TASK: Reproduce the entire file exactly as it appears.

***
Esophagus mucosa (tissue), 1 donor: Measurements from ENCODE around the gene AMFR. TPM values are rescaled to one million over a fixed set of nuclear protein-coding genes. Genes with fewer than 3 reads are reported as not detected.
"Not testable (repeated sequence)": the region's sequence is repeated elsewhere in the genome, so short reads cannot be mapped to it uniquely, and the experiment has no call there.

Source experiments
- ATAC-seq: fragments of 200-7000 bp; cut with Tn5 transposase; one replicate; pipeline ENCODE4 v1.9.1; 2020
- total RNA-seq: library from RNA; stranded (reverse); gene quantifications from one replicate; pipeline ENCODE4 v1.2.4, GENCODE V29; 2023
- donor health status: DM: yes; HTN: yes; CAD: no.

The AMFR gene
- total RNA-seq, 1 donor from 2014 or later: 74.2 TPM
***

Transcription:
Esophagus mucosa (tissue), 1 donor: Measurements from ENCODE around the gene AMFR. TPM values are rescaled to one million over a fixed set of nuclear protein-coding genes. Genes with fewer than 3 reads are reported as not detected.
"Not testable (repeated sequence)": the region's sequence is repeated elsewhere in the genome, so short reads cannot be mapped to it uniquely, and the experiment has no call there.

Source experiments
- ATAC-seq: fragments of 200-7000 bp; cut with Tn5 transposase; one replicate; pipeline ENCODE4 v1.9.1; 2020
- total RNA-seq: library from RNA; stranded (reverse); gene quantifications from one replicate; pipeline ENCODE4 v1.2.4, GENCODE V29; 2023
- donor health status: DM: yes; HTN: yes; CAD: no.

The AMFR gene
- total RNA-seq, 1 donor from 2014 or later: 74.2 TPM